regarding the "normal" chemicals (dev's and fix) we have a low limit where one as a private can dump it directly in the drain, but where our goverment also makes it possible to deliver it in special places for free.
    Also all pro photo shops are required to recieve used chemicals from private persons..for free..

    as a school I have to pay about 1.6$ pr liter for disposal.(dev - toners).
    we actually get a little money for the fix as they take out the silver..


    about the dichromate: any dichromate requires police approval.
    I once had a tiny bottle of it - not more than 5cm high, and the txt on it made me almost wet my pants.......

    ".. a carcinogen, and pretty acutely toxic as well.."
    yes, but in addition it changes the genoma on male rats (humans?) and it is VERY toxic to the water inviroment...
    whivh is a bad thing, as much of it used is going out in the drain while rinsing..

    I think it is annoying with theese restrictions, but in the same time I am proud of my goverment, as it actually take the inviroment issue serious..

    (I once saw a TV show about the ORWO plant (east Germany) which made so cheap photo stuff...
    but we saw the area outside the plant... in a HUGE area, ALL was dead. no plants - white trees; dead, and frankly it was scary...)
    I know in these digital ages the photographic "problem" is going down, but that said; shouldn't we care about out inviroment?
     
  4. cvik

    cvik Member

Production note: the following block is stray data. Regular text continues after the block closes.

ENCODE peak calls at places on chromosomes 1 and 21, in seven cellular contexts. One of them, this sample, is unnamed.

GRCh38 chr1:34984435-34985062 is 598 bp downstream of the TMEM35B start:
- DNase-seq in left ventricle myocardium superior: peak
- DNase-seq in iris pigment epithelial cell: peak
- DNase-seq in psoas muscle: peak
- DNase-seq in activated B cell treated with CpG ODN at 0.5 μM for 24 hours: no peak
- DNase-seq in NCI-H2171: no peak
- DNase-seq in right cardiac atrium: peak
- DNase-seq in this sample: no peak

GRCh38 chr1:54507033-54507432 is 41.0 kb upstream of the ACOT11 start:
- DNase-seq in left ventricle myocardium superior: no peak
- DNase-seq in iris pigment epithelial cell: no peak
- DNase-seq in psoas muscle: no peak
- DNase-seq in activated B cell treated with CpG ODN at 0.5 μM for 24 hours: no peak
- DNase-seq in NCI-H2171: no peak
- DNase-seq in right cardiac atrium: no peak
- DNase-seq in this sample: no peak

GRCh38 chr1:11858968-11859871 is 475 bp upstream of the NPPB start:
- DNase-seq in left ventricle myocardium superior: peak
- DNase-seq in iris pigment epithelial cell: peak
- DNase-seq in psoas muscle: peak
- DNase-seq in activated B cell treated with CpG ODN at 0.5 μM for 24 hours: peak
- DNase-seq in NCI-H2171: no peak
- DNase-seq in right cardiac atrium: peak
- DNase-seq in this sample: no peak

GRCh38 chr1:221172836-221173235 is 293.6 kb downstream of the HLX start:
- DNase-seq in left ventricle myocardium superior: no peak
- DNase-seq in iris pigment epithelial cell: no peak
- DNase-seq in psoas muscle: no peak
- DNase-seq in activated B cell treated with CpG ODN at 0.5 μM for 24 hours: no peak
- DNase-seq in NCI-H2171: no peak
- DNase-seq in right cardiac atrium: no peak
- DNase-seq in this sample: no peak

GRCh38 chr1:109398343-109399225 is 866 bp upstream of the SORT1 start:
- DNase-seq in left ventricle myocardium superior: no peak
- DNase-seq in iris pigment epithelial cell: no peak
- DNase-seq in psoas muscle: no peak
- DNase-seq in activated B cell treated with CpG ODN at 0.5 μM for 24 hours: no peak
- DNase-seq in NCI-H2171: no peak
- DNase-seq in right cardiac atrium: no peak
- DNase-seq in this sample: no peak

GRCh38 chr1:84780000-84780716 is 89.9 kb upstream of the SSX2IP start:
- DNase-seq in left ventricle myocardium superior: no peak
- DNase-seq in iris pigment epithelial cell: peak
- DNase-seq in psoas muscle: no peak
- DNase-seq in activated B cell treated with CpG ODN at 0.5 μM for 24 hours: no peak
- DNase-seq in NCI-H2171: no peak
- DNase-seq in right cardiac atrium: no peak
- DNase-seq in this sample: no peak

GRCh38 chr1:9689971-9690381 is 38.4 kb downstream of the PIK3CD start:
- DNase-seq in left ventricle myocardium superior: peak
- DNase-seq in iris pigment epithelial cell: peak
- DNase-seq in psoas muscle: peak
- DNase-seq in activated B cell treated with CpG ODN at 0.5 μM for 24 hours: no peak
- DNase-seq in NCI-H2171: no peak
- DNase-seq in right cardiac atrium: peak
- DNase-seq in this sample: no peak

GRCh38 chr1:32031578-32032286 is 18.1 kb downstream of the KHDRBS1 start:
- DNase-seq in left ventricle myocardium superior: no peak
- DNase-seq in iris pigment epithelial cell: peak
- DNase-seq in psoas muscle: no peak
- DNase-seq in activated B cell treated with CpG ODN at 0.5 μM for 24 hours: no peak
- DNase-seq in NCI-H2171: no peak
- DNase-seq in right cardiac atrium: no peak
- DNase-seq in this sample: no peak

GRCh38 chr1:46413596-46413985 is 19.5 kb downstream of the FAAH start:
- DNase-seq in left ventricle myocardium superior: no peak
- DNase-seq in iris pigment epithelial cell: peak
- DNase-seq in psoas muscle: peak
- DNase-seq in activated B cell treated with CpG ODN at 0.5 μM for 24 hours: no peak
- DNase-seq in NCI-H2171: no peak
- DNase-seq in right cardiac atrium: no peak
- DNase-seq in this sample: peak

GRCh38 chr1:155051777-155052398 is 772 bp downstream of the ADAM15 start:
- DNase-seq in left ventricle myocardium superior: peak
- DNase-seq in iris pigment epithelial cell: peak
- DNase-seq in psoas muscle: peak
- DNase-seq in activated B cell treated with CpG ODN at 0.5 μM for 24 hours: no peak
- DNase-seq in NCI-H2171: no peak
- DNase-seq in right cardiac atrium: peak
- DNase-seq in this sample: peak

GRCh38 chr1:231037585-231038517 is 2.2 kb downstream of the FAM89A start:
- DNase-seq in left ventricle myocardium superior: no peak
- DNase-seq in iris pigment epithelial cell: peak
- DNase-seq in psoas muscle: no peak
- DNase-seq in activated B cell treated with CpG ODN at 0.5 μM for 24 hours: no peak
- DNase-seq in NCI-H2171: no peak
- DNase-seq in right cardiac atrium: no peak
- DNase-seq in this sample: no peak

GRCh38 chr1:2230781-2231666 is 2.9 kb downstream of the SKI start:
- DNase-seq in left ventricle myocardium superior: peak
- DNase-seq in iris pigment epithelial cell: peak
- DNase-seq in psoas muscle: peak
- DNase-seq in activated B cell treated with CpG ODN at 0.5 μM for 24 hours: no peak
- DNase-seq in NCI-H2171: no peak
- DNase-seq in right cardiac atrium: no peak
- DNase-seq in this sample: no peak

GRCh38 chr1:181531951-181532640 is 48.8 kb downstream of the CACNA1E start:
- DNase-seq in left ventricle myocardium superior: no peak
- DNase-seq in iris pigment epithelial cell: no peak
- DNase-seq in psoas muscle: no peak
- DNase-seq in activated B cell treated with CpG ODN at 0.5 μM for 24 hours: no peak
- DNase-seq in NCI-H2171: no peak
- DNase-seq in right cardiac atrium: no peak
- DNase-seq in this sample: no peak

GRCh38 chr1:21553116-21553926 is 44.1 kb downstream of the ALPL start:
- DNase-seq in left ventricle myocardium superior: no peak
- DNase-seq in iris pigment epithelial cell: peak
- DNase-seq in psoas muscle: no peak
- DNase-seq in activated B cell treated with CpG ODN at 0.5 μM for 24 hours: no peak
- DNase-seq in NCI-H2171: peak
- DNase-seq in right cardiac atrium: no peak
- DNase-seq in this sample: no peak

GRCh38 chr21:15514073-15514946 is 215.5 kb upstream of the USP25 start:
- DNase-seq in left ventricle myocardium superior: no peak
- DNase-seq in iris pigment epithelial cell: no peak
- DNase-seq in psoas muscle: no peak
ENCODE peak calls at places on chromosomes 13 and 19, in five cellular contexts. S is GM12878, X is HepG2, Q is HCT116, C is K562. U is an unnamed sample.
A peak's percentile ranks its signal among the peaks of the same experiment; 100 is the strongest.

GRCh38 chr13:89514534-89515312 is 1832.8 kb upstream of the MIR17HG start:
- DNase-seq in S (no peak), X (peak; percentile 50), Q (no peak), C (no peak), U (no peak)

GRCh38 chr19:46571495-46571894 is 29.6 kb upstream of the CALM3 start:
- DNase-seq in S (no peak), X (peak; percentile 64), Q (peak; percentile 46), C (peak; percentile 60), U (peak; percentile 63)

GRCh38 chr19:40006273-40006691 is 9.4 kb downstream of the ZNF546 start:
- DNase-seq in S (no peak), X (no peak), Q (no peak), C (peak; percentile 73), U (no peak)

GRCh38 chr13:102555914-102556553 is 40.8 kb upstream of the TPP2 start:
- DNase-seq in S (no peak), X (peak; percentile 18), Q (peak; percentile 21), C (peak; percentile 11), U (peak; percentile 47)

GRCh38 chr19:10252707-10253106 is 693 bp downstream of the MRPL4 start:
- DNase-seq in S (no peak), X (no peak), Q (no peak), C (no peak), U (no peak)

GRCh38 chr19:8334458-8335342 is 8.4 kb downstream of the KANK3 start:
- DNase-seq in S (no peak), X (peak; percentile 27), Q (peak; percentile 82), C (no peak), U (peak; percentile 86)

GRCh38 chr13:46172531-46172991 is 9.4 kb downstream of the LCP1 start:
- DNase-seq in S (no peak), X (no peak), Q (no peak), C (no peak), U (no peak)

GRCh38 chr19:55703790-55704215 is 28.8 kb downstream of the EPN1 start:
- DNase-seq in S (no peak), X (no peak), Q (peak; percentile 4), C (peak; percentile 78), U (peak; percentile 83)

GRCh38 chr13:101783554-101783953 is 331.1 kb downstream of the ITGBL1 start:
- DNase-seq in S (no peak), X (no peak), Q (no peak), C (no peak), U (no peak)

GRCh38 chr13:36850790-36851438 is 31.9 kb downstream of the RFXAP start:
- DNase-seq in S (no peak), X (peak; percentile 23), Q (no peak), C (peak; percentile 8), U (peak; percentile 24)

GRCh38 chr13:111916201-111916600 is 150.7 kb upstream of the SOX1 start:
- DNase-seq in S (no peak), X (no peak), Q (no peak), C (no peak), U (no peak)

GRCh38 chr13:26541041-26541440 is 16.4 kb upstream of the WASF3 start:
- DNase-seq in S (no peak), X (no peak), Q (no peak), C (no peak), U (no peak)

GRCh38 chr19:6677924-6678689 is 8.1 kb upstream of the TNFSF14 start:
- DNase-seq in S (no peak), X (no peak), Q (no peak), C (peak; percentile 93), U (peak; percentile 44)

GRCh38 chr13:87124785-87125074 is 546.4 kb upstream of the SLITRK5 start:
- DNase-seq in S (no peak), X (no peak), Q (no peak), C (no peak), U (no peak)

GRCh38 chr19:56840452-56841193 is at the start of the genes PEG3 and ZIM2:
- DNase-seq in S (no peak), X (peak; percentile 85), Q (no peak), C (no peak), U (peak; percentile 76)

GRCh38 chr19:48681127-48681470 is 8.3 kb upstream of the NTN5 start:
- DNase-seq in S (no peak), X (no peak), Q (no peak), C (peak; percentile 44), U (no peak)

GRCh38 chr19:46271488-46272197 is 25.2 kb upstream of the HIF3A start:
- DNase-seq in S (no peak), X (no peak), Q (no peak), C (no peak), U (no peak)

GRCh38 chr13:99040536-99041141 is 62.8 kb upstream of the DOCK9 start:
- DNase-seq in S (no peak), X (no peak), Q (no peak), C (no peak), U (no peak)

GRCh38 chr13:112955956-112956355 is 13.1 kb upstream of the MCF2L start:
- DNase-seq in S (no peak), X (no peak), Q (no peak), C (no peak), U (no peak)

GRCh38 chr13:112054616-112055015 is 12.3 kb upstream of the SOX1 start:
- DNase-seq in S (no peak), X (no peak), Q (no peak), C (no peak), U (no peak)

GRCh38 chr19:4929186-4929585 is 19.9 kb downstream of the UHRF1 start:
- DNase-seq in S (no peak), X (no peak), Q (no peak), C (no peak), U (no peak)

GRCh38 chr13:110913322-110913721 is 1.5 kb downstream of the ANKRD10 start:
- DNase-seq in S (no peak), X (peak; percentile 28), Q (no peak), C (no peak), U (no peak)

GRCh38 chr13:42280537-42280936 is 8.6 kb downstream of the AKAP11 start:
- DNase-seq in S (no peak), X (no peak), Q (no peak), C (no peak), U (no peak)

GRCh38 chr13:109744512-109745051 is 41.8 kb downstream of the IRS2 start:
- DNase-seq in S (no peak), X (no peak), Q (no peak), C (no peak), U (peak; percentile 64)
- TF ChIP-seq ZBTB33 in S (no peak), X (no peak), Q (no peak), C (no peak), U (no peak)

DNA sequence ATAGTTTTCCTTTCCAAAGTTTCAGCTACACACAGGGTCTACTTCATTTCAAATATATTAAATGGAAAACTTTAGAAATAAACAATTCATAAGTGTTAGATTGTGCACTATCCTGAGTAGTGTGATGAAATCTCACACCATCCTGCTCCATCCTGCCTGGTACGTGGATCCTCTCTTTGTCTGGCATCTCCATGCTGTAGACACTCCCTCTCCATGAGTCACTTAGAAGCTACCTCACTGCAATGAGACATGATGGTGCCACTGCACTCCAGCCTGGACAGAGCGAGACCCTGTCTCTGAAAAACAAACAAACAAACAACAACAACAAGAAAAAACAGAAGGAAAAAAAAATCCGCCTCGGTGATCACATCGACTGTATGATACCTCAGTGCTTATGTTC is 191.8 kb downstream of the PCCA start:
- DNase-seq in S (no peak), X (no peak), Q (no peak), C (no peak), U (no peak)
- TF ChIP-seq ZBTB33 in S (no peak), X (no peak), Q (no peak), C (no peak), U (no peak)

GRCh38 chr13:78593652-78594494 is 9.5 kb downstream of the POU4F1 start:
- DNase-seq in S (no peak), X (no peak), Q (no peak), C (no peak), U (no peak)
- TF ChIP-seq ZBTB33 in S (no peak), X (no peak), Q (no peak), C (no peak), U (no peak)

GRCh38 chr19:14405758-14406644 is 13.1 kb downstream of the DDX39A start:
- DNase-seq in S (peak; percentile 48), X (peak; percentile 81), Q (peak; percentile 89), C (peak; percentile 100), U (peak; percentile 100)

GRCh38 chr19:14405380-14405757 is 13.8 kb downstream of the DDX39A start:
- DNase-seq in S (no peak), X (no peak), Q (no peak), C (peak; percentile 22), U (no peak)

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    You have to apply here in Norway as well.

    The Norwegian Ministry of Enivornment maintains a list of approximately 250 chemicals that cause enviromental (and health) damage. Potassium dichromate is one of them.

    Since you're Danish you probably won't have any problem to read these Norwegian documents:

    Health/enviroment/security fact sheet:
    http://logichem.netpower.no/datasheet.aspx?iId=11992&iDepId=1976

    Norwegian Ministry of Environment "OBS-liste":
    http://www.sft.no/publikasjoner/kjemikalier/1910/ta1910.pdf

    Here is a very brief summary of the hazards listed in the fact sheet:
    May cause cancer if inhaled, may cause genetic changes, contact with skin is dangerous, dangerous to swallow, very toxic if inhaled, causes irritation, may cause serious damage to the eyes, may give alleric reaction if in contact with skin, very toxic for waterliving organisms, may cause unwanted long-lasting effects on water environment

    Needless to say, use gloves, preferrably also a mask, store it well and only use it in a well ventilated area.

    I have used pottassium dichromate to reversal develop black and white film. I don't know how it is in Denmark, but here in Norway you may deliver special waste for free at some gas stations.
     
  5. cvik

    cvik Member

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    Kodak had the same problems...
    http://www.coldtype.net/Assets/pdfs/17.Nim.May27.pdf
    (or just google for kodak and environment)
     
  6. Kirk Keyes

    Kirk Keyes Member

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    Dichromates have chromium in the Cr6+ state - also known as hexavalent chromium. It is toxic and carcinogenic. However, chromium in the Cr3+ state, trivalent chromium, is not. You can add some sulfuric acid to the dichromate solution to make the pH low, and then mix it will a dilute water solution containing an organic compound. Something like sugar water should work, or even acidified developer. The red-orange of the dichromate will react with the organic compounds and be converted in to trivalent chromium. You may be able to dispose of this down your drain as a non-commercial entity. (Check with your local regs first.)

    Remember I said dilute organic solutions. And you just need enough acid to make the pH low. And wear gloves. And be careful...

    Kirk
     
  7. laz

    laz Member